Easy, fluffy, delicious–3 words to describe how amazing this whole wheat bread recipe is. When I say it is the best tasting whole wheat bread on this planet, I am not exaggerating. Plus it makes a large batch, which means it’s perfect for sharing or freezing.
Bulk Items used: Whole Wheat Flour, Vital Wheat Gluten
I once had this friend who made the most delicious bread in the whole wide world. Seriously, it was the best. I asked her sooo many times for the recipe. She always said she’d give it to me, but she’d always forget. Gosh, it was like she was a busy homeschooling mom of 5 or something. (p.s. she was).
In the meantime, I scoured the internet for a whole wheat bread recipe that was as good as hers. None of them even came close.
But, huzzah! One year our church collected recipes to create a community cookbook. When I got my copy, I crossed my fingers and went straight to the bread section. And what do you know? There was the coveted recipe!
Why this is the Best Whole Wheat Bread
After reading through the ingredients, I noticed there were definitely some ingredients that weren’t in the other bread recipes I had been trying.
- Evaporated milk: evaporated milk is made by removing more than half of the water from regular milk. This makes it a lot more creamy and thicker. It gives richness to this bread recipe.
- Molasses: I had tried several recipes that added honey, but this was the first one that I tried that called for molasses. You probably know molasses as the shining star of gingerbread. This sweet and spicy syrup adds depth to the bread’s flavor.
- Vital Wheat Gluten: I had never even heard of this ingredient before. I mean, I knew gluten was in bread, but I didn’t know you could add more of it in. Apparently you can and should. Adding this in results in a softer, fluffier whole wheat bread than any other recipe I’ve tried. Do you want to learn more about why vital wheat gluten is awesome in any bread recipe? Check out “What is Vital Wheat Gluten?”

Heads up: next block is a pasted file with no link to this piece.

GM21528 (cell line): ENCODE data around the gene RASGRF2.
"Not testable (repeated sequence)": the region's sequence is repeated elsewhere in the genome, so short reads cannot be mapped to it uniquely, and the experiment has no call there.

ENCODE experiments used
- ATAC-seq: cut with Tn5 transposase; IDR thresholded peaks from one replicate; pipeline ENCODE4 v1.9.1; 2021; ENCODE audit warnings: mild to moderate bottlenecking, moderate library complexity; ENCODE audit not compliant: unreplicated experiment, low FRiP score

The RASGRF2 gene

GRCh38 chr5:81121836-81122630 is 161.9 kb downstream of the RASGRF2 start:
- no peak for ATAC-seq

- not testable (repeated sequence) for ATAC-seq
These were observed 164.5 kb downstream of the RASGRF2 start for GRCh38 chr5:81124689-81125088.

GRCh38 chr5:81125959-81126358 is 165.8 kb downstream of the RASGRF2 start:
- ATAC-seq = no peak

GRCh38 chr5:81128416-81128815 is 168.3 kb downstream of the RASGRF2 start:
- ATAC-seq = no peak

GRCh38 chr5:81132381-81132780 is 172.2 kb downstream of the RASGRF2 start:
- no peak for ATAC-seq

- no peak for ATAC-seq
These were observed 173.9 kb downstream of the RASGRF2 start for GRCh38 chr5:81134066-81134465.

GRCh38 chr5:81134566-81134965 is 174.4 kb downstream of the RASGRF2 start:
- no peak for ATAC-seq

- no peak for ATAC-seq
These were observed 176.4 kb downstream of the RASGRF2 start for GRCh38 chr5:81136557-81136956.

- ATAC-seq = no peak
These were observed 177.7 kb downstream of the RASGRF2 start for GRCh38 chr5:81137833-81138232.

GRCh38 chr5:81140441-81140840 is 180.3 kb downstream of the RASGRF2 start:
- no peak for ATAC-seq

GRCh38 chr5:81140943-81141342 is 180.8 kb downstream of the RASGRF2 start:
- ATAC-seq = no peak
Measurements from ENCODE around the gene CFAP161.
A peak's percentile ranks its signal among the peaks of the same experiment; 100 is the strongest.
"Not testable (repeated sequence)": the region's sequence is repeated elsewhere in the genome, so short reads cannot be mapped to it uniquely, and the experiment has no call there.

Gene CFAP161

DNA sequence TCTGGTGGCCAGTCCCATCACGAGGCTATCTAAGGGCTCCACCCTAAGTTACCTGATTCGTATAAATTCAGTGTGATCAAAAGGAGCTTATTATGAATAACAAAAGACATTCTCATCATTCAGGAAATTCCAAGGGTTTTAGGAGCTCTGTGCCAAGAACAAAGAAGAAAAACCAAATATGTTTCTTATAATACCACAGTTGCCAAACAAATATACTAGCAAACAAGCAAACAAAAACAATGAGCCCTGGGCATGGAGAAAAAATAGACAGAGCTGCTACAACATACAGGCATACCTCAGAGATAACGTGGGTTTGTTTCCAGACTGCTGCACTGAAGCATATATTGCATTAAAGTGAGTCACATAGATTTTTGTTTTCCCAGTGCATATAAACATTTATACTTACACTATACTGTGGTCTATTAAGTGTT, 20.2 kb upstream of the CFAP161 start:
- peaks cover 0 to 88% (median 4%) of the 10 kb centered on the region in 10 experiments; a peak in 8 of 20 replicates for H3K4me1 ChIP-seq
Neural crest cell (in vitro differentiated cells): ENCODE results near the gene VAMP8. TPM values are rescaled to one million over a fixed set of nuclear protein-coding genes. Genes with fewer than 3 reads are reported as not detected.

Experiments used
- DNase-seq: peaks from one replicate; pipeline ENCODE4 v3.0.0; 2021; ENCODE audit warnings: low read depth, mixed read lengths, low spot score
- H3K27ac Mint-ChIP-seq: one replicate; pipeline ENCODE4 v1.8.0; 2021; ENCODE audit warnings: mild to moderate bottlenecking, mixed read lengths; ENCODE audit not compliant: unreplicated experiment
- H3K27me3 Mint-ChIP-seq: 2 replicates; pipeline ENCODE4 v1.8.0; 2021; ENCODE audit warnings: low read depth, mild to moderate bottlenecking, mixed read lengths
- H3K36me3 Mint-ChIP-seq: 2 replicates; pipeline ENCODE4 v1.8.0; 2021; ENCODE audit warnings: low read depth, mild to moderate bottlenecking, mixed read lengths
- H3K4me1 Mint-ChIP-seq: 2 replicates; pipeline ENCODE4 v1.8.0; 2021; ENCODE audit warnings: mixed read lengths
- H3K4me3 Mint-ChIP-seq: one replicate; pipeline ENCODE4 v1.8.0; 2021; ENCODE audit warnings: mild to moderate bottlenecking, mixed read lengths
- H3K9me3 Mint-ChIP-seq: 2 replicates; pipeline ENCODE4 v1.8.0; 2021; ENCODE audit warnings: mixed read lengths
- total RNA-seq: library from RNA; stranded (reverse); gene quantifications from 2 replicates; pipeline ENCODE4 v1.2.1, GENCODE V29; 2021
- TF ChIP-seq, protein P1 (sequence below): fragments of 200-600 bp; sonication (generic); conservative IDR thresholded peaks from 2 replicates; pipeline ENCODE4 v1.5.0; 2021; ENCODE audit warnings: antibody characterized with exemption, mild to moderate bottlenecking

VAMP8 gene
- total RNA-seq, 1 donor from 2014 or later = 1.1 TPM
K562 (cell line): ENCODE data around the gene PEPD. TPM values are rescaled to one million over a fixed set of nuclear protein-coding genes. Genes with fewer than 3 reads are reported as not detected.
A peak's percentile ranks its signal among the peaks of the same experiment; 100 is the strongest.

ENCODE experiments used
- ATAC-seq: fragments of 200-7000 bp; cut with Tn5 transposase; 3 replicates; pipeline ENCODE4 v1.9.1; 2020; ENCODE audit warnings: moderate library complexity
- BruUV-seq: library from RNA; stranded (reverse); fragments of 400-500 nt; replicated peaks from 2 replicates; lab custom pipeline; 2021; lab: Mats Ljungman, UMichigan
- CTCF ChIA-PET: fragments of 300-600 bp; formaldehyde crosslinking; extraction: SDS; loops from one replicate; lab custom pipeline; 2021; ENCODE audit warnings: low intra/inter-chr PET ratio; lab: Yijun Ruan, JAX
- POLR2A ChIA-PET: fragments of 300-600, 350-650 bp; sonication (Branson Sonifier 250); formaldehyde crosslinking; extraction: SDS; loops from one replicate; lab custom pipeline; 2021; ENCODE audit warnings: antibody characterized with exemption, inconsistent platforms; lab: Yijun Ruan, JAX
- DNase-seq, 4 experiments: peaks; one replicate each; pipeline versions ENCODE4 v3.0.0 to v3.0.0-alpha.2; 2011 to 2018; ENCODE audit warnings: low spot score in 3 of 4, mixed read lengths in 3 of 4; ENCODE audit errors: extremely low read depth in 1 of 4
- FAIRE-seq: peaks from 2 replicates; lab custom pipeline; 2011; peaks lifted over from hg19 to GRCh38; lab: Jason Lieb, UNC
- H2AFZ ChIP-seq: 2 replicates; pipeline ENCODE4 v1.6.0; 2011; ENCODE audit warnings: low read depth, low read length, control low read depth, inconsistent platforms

- The recipe suggests allowing the bread to raise in a warm oven. It’s great idea to make the bread rise quicker. However, make sure the warm oven is not too warm. If that happens, the outside of the bread will dry out and the loaves will not rise evenly. I warm up my oven by setting it to the lowest heat it will go, and only keeping it on for 10 mins. Alternatively, you could also just turn the oven light on for the whole time the loaves raise. That little light lets off sufficient heat.
- This recipe makes A LOT of bread. How many loves depends on the bread pan size. Usually when I make it, I do three 8×4 inch loaves, and three 5.75×3 inch loaves. The small loaves are fun to share with friends and neighbors. If you are just making large loaves, you could make 5 from this recipe.
- This recipe can be frozen, which is great because it makes so much. Freezing can be done after the loaves have been formed. Instead of letting them rise, you can pop them in the freezer for another day. You could either wrap each loaf up in plastic wrap and place them in freezer ziplock bags to prevent frost bite. I’ve also used disposable bread pans before. Put the dough in the pans then wrap the entire pan up. To unfreeze, simply take the dough out in the morning and let it rise throughout the day. The dough should be unfrozen and risen by dinner time. The dough should be loosely covered at this point to allow rising.
Can’t find Vital Wheat Gluten? Get it online!
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The Best Whole Wheat Bread
- 3 ½ cups hot water
- 12 oz can evaporated milk
- 3 tbsp yeast
- ⅔ cup oil canola or vegetable recommended for their mild flavor
- ⅓ cup molasses
- ⅔ cup honey
- ⅔ cup vital wheat gluten**
- 1 cup white flour
- 10-12 cups whole wheat flour
- 1 ½ tbsp salt
- Combine water, milk, yeast, oil, molasses, honey, gluten, white flour and 6 cups of wheat flour in mixer. Mix for 1 min. Turn of mixer and let dough rest for 5 minutes.
- Add in salt and remaining 4-6 cups of wheat flour, one cup at a time.* Once all the flour has been added, knead in mixer for 5 minutes. While the bread is kneading, preheat the oven to 15o°
- On an oiled surface, knead bread and divide into loaves. **
- Turn oven off and put loaves in the warm oven to rise for 20 minutes. (Rising can also happen in another warm location). After 20 minutes, remove loaves from the oven and heat to 325°
- Bake small loaves for 18 minutes and large loaves for 25 minutes.